• Patrickl69

      They didn’t want to sell their biggest asset to their closest competitor when they in fact had trouble supplying themselves with enough AMOLED screens. Seriously? They should sell to the competition instead of using the screens themselves? If not you will start to cry a river? In Jobs name, can it get any more ridiculous?

    • Joshua Hill

      I didn’t realise Samsung only made phones. They are a huge electronics manufacturer in lots of fields but they owe their success to Google and an OS for mobile phones, mmkay.

  • Jordan Caviness

    i am also going the Nexus way. i had money saved up for Nexus 4, but due to the supply issues, and my contract expiring a month before release, i had not much choice but to get the Galaxy s3 at the time. i love the GS3, but alot of the features, i do not use. i also want the best bang for my buck. i know GalNex users who started with ICS and now have 4.2.2. i want to know my phone is future proof for at least the next two years. and @$350…C’mon nuff said. Moto X soundz nice right now…

  • Timbo1

    Duh! I think everyone knew the Nexus program wasn’t ending, just because a stock build of the S4 and HTC One becoming available did people actually believe the Nexus program was going anywhere?!

  • http://profiles.google.com/meadowsjared Jared Meadows

    You know… I’m wondering if you all remember the rumors about there being multiple nexi, if we’re seeing it happening now. Maybe what the rumors were about wasn’t there actually being multiple nexus phones, but instead, Google releasing stock versions of the S4 and HTC One, in addition to the normal Nexus line we all know and love. What do y’all think?

    • hellhoundwp

      Last year they did have multiple Nexus devices, 4 actually. The Nexus 4, 7, 10, and Q(even though it was never really released)

  • Kevin Johnsom

    I’ll be waiting on the nexus. What really makes you guys think the specs of the new nexus won’t rival the gs4 or htc one?

  • Toilet Seat Wipe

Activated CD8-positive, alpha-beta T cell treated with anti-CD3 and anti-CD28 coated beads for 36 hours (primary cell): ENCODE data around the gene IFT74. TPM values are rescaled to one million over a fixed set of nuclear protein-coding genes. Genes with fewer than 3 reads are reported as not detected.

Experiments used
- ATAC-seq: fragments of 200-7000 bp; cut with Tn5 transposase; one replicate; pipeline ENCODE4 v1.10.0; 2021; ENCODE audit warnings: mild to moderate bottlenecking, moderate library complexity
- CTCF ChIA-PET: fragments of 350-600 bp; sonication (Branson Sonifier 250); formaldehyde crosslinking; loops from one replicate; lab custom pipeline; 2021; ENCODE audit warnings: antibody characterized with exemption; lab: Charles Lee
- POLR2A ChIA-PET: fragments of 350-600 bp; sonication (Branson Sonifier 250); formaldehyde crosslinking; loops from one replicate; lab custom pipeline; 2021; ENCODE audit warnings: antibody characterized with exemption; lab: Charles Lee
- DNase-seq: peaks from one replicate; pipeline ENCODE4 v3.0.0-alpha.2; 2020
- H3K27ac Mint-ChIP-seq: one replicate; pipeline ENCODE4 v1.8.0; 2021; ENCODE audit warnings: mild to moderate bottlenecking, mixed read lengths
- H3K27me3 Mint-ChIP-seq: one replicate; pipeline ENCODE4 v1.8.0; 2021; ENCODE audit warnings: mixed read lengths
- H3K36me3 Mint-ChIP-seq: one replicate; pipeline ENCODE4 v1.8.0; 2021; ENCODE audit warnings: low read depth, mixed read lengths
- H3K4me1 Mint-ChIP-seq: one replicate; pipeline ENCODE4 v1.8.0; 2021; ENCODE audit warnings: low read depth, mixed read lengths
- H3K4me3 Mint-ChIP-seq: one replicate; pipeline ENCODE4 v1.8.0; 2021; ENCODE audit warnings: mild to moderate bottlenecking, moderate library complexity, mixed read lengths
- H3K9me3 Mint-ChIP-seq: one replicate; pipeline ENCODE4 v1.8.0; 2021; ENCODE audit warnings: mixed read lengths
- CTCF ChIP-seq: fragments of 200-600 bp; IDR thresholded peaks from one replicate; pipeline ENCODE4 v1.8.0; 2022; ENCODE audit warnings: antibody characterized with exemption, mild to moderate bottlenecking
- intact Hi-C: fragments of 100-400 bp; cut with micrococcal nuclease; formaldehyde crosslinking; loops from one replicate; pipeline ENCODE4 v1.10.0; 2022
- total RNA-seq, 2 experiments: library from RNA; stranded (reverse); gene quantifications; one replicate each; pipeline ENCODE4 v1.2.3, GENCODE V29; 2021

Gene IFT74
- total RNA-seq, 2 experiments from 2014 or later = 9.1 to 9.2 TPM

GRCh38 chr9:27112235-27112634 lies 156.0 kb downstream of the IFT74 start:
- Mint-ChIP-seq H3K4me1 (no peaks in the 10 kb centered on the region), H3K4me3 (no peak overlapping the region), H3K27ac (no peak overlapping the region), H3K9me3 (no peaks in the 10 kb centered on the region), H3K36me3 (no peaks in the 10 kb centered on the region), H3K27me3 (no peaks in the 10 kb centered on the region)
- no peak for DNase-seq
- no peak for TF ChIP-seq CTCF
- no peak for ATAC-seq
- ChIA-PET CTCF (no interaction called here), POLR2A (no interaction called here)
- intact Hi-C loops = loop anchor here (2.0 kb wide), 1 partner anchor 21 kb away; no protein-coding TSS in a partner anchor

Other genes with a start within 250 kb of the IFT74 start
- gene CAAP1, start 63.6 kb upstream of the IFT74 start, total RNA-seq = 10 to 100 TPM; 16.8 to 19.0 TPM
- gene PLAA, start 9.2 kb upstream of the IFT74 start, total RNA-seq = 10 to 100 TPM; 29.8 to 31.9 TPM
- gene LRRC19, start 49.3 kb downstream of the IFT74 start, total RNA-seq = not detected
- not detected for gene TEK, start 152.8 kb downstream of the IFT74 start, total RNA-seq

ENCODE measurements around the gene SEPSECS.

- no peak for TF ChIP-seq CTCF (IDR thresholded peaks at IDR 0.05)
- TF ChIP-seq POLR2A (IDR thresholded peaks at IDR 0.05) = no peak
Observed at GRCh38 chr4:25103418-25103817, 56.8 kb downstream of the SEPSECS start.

I’m holding out for a Nexus flip phone

    • scoter man1

      I hope you lift a lot because you’ll be holding on for forever.

  • Wil Baldwin

    Awesome!!! I hope the next Nexus is a phablet and drops within the next six months!!!

  • scoter man1

    I’m relieved to hear the Nexus program will still be cooking. The $600+ phones they’ve been putting out are just not in a price range I would buy from unless it was uber extraordinary.

  • Jay Holm

    Is there a video to this interview?

  • EarlyMon

    So if the SGS4 Google Edition and HTC One Google Edition both have stock Android are both updated directly by Google, then what is it that’s going to make a Nexus a Nexus? Besides the name?

    What’s the difference between Google specifying features for hardware (or not) or simply only supporting the features they care about on the Sammy and HTC GE models?

    What’s the real point of a Nexus phone at this point besides branding?

    • Ben Edwards

      Price point I guess. Google did a good job keeping the price of the last batch of Nexus devices down, so I don’t see any reason they won’t continue that into the future. With the S4 and One still being priced quite highly, it should make the “normal” Nexus a more attractive option to those wanting a pure experience without a hefty price tag.

      • EarlyMon

        Fair enough!

  • master94

    How come when Apple “brings jobs to America” everyone makes a big fuss but the fact that Samsung has been doing it forever people ignore it or ban its devices cause its Korean. Now that Moto is bringing it back to America, where is all the press coverage. Why does the media love icrap so much? End Rant